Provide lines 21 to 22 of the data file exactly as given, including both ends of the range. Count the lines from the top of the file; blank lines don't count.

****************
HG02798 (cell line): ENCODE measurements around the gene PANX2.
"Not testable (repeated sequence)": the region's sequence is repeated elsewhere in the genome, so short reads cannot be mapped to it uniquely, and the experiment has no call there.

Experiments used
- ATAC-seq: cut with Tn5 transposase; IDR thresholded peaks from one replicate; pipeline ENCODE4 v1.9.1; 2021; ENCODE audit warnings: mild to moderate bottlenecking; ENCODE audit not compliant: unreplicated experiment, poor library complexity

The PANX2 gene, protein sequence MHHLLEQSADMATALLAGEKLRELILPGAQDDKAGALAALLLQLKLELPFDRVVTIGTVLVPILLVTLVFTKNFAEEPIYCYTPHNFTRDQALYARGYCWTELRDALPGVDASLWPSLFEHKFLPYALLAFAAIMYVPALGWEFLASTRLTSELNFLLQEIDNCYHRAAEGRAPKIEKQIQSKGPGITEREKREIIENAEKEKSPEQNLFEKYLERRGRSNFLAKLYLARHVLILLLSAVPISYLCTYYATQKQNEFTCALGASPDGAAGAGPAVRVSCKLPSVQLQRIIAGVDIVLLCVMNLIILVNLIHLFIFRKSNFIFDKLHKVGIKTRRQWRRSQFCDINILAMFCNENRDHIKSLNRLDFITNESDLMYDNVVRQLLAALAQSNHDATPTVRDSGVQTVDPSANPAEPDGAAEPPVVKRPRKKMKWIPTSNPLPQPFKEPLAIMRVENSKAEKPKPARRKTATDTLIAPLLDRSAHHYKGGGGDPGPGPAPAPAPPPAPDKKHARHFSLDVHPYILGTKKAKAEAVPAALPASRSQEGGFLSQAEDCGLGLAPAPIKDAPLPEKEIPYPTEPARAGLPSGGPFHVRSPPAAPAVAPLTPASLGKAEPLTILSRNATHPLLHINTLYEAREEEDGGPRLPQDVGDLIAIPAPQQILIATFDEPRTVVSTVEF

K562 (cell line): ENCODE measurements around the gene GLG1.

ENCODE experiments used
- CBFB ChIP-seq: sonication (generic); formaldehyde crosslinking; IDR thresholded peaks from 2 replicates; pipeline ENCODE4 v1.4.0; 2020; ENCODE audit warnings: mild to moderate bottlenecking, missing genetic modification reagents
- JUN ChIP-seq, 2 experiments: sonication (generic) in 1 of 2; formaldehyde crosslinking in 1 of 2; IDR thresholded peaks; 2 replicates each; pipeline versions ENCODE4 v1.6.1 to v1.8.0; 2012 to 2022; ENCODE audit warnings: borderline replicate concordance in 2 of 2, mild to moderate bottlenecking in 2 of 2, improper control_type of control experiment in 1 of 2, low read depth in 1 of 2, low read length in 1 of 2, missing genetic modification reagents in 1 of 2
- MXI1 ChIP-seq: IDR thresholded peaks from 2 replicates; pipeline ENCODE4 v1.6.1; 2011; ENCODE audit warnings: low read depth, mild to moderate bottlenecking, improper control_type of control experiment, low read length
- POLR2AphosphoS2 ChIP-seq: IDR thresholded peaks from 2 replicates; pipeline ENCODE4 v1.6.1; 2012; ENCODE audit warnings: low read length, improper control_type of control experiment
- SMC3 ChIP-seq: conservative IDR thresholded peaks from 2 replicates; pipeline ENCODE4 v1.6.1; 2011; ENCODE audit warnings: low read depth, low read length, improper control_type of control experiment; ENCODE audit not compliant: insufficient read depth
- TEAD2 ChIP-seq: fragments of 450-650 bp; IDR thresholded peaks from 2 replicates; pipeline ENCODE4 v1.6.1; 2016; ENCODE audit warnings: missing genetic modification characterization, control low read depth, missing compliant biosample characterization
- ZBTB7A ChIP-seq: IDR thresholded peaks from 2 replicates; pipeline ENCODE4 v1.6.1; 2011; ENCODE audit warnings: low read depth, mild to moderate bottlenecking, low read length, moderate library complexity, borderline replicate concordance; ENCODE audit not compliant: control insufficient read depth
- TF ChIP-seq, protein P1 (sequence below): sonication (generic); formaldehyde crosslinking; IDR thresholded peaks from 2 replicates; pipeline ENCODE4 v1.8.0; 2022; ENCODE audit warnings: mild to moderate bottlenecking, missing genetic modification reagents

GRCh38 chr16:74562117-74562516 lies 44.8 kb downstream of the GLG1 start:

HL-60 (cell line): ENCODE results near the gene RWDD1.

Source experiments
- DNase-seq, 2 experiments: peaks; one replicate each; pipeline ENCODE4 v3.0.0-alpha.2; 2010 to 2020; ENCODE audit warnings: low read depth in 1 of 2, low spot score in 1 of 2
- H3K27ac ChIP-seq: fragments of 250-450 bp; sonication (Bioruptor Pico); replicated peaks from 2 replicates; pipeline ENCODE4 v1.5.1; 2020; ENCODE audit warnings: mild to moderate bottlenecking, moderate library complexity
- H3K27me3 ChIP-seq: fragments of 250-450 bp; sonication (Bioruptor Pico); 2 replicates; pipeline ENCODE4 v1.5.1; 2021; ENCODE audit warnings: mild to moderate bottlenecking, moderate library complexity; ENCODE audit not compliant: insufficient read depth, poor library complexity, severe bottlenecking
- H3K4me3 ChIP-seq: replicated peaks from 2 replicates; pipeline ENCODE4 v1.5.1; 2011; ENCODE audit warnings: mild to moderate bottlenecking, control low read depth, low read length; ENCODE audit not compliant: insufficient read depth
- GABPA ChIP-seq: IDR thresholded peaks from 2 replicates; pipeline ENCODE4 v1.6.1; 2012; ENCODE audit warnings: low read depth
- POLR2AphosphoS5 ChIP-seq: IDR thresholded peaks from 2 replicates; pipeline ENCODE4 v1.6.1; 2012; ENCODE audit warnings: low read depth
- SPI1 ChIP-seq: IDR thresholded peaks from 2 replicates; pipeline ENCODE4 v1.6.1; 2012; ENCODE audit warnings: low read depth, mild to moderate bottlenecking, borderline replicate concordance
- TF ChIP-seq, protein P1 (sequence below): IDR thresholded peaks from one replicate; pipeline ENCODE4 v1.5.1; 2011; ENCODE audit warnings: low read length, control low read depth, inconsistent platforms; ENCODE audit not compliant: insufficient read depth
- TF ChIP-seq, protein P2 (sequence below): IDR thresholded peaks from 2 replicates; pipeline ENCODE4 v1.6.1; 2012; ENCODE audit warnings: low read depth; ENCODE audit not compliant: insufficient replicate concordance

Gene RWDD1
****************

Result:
- H3K27me3 ChIP-seq: fragments of 250-450 bp; sonication (Bioruptor Pico); 2 replicates; pipeline ENCODE4 v1.5.1; 2021; ENCODE audit warnings: mild to moderate bottlenecking, moderate library complexity; ENCODE audit not compliant: insufficient read depth, poor library complexity, severe bottlenecking
- H3K4me3 ChIP-seq: replicated peaks from 2 replicates; pipeline ENCODE4 v1.5.1; 2011; ENCODE audit warnings: mild to moderate bottlenecking, control low read depth, low read length; ENCODE audit not compliant: insufficient read depth